The way Steven Ladd describes planning next year's Elk Grove Unified budget sounds a bit like composing a Farmers' Almanac forecast.
"We look at the nature of what's taking place with the budget, the nature of the economy, the nature of what people are prognosticating," said Ladd, the district superintendent. "You have to keep an eye on what's taking place in the Legislature or lack thereof."
K-12 schools have imposed cuts the past three years, relying heavily on layoffs and shortening the school year. Federal stimulus funds have run dry.
But school budget veterans say projecting this year is even more difficult because Gov. Jerry Brown is counting on $11.2 billion in voter-approved taxes to spare schools from cuts, a huge contingency. Republicans have blocked that proposal so far.
Districts typically prepare for a worst-case scenario while the budget remains in limbo, but few people agree on what that might be.
Orange County school districts are planning for a cut of $349 per student. Elk Grove assumed a cut of $679 per pupil. The nonpartisan Legislative Analyst's Office says a worst-case scenario might be $750 per student or $22,500 in a 30-student classroom.
The gulf in those calculations is instrumental in determining how many teachers to lay off, how much to shorten the school year and how many programs to eliminate. Some districts say they would have to seek a state loan bailout in the analyst's worst-case scenario, a move of last resort that essentially involves a state takeover.
"Aiming in this climate is almost impossible," said Dennis Meyers, assistant executive director for the California Association of School Budget Officials.
The Democratic governor has not specified what would happen if his taxes fail, but he has alluded to shortening the school year by a month. He also has vowed to reject accounting gimmicks.
Unlike Elk Grove, most districts have prepared as if those were empty threats.
Under an all-cuts budget, the Legislative Analyst's Office says, K-12 districts could lose about $4.3 billion. Possibly 90 percent of districts, according to Superintendent of Public Instruction Tom Torlakson, have prepared their budgets as if K-12 schools would lose only $2.1 billion, or roughly $349 per student.
That approach has baffled some state leaders, who want districts to anticipate the absolute worst. Torlakson said districts should account for a $4.5 billion, all-cuts budget. Sen. Joe Simitian, D-Palo Alto, was "perplexed" that districts aren't.
"Are we all just hoping for the best?" Simitian asked at a recent Capitol hearing.
County offices of education, which provide budgeting oversight, and the influential School Services of California, recommended the lower cut figure in January.
School Services President and CEO Ron Bennett said it was based on an assumption that lawmakers would not suspend Proposition 98, the constitutional guarantee that determines a minimum level of school funding. He noted that Assembly Speaker John A. Pérez, D-Los Angeles, has said there are no votes for that approach.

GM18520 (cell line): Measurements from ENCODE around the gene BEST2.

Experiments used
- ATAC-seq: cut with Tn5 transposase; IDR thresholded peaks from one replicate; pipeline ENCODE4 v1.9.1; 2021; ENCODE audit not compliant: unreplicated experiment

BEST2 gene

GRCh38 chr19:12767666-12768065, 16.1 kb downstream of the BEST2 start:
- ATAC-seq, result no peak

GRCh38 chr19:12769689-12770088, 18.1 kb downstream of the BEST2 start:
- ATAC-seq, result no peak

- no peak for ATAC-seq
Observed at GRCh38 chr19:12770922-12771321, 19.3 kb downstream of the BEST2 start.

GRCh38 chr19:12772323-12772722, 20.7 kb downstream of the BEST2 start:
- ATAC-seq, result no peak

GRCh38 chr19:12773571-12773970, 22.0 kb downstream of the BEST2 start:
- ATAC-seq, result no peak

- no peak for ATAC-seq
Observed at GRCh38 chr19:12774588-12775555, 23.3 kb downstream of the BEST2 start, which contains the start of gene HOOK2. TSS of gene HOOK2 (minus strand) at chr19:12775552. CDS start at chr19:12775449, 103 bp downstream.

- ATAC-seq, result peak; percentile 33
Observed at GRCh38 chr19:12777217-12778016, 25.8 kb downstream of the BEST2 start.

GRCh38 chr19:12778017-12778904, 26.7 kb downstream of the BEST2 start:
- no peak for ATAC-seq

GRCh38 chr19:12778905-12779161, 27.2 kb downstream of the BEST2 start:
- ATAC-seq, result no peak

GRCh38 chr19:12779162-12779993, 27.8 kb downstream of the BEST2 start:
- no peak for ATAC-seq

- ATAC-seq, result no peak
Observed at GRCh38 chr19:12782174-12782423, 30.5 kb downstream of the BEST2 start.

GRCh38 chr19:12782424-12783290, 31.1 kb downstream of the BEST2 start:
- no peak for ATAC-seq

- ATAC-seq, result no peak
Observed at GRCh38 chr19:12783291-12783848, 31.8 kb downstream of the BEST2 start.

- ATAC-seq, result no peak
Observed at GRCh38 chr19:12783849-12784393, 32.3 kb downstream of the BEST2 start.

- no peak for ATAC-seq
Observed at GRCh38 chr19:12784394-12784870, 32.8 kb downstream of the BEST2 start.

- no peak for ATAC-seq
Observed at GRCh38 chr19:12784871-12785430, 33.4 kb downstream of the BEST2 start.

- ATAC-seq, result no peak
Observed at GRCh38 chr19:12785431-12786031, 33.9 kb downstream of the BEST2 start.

An all-cuts budget with a $4.5 billion reduction to K-12 schools would require lawmakers to suspend Proposition 98 on a two-thirds vote.
"I just don't believe the votes are there to do an all-cuts budget, and I hope the votes are there to extend the taxes at the polls or in the Legislature," Bennett said.
He says there are further challenges that make a deep schools cut unlikely. He said districts can't easily shorten the school year by three additional weeks because doing so would require approval from teachers unions. It would also force many districts to seek state loans, he suggested, a path that requires California to take over management of districts.
He also noted that tax revenues are trending higher than expected, a boost that could reduce cuts for schools.
Still, Simitian warned against being too optimistic. He noted the Legislature has twice suspended Proposition 98 in the past decade. He voted against suspension the previous two times, but said, "There isn't a chance in the world that Proposition 98 will be sustained if $12 billion disappears from the budget."
Or, as veteran schools lobbyist Bob Blattner described the lower cut estimate, "It's like taking water wings instead of a lifeboat on the Titanic. If the Titanic stays afloat, you don't need the water wings. If it does sink, they aren't going to do you any good because you're going to freeze to death."
In Orange County, 27 districts will submit budgets based on the lower cut estimate, said Orange County Superintendent of Schools William Habermehl. But districts have brainstormed ways to absorb a deeper cut should it happen.
"We know what we would have to do," Habermehl said. "Most schools have gone down to the minimum 175 days a year. We would have to have a reduction in that, down to 150 or 165."
He acknowledged that would be unlikely unless the Legislature suspended collective bargaining and forced teachers to take a monthlong furlough.
Budget officials say that at the very least, they want the Legislature to provide guidance for the next year so they can determine how deep to cut before classes begin in August. It is one reason many school leaders and the California Teachers Association do not want their funding determined by voters in the fall with the school year in full stride.
"That would be horrible for school districts," Meyers said. "What would they plan for? That's why we're urging the Legislature to adopt a revenue extension for at least another fiscal year and put on the ballot a question of what happens after 2011-12."